“Has the dust fallen and settled? Not even close.”

Brian Dunseth on the fall out at Real Salt Lake.

On last week’s Footy Talks Live, KJ and Stevie spoke out against Real Salt Lake owner Dell Loy Hansen’s outrageous comments, in the wake of his team’s decision to postpone their fixture following Jacob Blake’s shooting in Wisconsin.

Fast forward one week and the fall out has been huge, with the MLS stepping and seeking new ownership for the club. In a fascinating behind the scenes exploration, local analyst Brian Dunseth took us to the heart of the story at the Rio Tinto stadium, and warned that the dust is far from settled…

“I think it was inevitable at some point because the whispers since Dell Loy’s involvement have been there. I think everyone has heard some story across the amount of time that he’s been either the owner or co-owner of Real Salt Lake.” 

“Big picture, this is nothing short of horrifying. A lot of things had to come together in this butterfly effect moment. It was the pandemic, the decision to furlough Andy Williams, [and then] not to bring back Andy Willimas. Then you have what happened with Jacob Blake in Wisconsin. Then you have the MBA and the Milwaukee Bucks refusing to play. All the NBA teams then boycott game 5 of the playoffs down in Orlando. Then it leads to outside of that game in Orlando, Atlantic City against Nashville, the other five games last Wednesday end up boycotting as well. There were supposed to be 5000 people inside the stadium for Real Salt Lake and LA FC, and I watched Mark-Anthony Kay on social media on the day leading up to the event, and I watched him walk in with Jordan Harvey who was the MLS players rep to meet with Nedum Onuoha and Zack McMath the MLS players rep for Real Salt Lake, and I could tell immediately this game wasn’t going to happen.” 

“Nedum came on air. He did a phenomenal job, and I want to give credit to everybody who has a voice that doesn’t only go on camera when things are going well. Nedum did a phenomenal job, I texted him immediately and I said please come on camera and explain, because I cannot explain these conversations, I cannot explain the decisions and I’d love to give you a platform. So both he and Mark Anthony Kay came on and did a phenomenal job expressing everything that had transpired over really about six hours.”

“Fast forward to the following day. Dell Loy Hansen goes on one of his radio stations, that he owns out here in Utah, and instead of starting with ‘I understand the players, I support my players, I give them credit for standing up with what they believe in’ – it was quite the opposite. It was more of a business angle. It was talking about lost revenue, it was talking about lost sponsorship. It was talking about having to fire people from the RSL foundation which is the foundation arm that does incredible stuff. Using quotes like ‘I’m profoundly offended.’ Using analogies like ‘I’ve been stabbed in the chest and slowly pulling the sword out’ – and that didn’t go over well.” 

“That was a 9AM local call. Fast forward to the afternoon and to a kind of weird poetic justice, because the man that he wrestled the cub away from Dave Checketts, went on his son’s show on ESPN and tried to roll back all of these conversations and all of these statements and he got emotional and choked up. But I thought at that point maybe there was a way to figure out a way to get [Hansen] in front of the team, figuring out a way to publicly continue this. But that’s what Andy Williams had had enough. And Andy Williams put his voice to his experiences in The Athletic.”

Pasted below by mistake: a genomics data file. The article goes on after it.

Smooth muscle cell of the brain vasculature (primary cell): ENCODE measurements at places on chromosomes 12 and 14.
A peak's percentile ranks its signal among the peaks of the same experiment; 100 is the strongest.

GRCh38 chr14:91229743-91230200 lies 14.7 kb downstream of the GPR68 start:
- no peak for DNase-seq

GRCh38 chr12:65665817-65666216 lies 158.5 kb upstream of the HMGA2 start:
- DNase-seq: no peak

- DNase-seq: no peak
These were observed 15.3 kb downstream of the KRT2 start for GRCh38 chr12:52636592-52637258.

“[Local journalists] catalogued a lot of different experiences and I give an unbelievable amount of credit to the people that have put their voices to their stories. Because I think for a lot of us, there was such a tangled web inside of the silo of Real Salt Lake from top to bottom […] There’s so many back-breakers in this conversation. But I think one of the most horrifying was the conversation surrounding the NWSL players on Utah Royals and those who [Hansen] deemed good enough to promote publically and those that were ‘too ugly.’”

“Guys, I don’t know if you know what it’s like to step in front of a camera when you’re the only one that is rolled out on television on multiple occasions. But I think the thing that I’ve continued to try to impress upon the fan base and the general public is there’s been a lot of good people who have worked for this organisation that are no longer here. There’s still a lot of good people that roam the halls – at every level from Real Salt Lake, Utah Royals, Real Monarchs and the Academy – that are just looking for the DNA of the club, for what the badge is supposed to mean. And for a long time the idea of that hashtag #RSLfamily – that wasn’t it.” 

“So what I keep trying to come back to is that the investigations, the conversations [..] I think they are a really good thing. I don’t need to pile on – the information’s going to come out. And I think inevitably the truth will rear its ugly head and it’s not going to get any better. People ask me: has the dust fallen and settled? Not even close.”

“And I think that’s a good thing, because I think the organisation and everyone involved should continue to invite this investigation because ultimately it’ll lay bare all the ugly truths that have transpired over the years and […] take the house down to the slats, and build from the beginning. It will afford the new ownership an opportunity to get the right people involved and to get back to what the launch was meant to be, and that’s give this community a team—or teams—that they can be really proud of.”

Check out the full interview now.

Edwin Tubb